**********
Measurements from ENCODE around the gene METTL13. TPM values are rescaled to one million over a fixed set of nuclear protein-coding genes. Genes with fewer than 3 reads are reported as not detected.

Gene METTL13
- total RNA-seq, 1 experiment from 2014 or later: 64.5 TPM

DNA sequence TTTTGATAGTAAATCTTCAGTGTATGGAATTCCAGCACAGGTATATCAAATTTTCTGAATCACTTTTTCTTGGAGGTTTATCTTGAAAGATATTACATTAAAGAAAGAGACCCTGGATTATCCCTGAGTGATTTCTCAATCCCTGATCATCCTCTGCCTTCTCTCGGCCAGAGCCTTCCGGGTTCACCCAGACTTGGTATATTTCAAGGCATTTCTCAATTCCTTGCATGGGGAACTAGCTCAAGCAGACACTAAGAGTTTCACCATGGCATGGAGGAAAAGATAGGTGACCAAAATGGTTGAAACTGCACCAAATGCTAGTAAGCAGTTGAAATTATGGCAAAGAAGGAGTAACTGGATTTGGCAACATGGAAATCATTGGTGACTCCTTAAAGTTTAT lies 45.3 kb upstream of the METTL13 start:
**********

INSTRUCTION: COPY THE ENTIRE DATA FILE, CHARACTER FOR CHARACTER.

Measurements from ENCODE around the gene METTL13. TPM values are rescaled to one million over a fixed set of nuclear protein-coding genes. Genes with fewer than 3 reads are reported as not detected.

Gene METTL13
- total RNA-seq, 1 experiment from 2014 or later: 64.5 TPM

DNA sequence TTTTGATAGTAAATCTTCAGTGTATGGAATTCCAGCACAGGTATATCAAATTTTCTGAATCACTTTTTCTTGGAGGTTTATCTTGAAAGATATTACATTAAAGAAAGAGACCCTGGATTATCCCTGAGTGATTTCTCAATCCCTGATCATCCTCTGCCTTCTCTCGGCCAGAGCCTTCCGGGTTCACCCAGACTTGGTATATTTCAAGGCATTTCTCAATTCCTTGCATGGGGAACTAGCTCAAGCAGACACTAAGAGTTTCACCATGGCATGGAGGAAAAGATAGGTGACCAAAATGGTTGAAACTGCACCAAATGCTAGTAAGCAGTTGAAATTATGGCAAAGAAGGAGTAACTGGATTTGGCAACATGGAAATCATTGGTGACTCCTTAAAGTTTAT lies 45.3 kb upstream of the METTL13 start: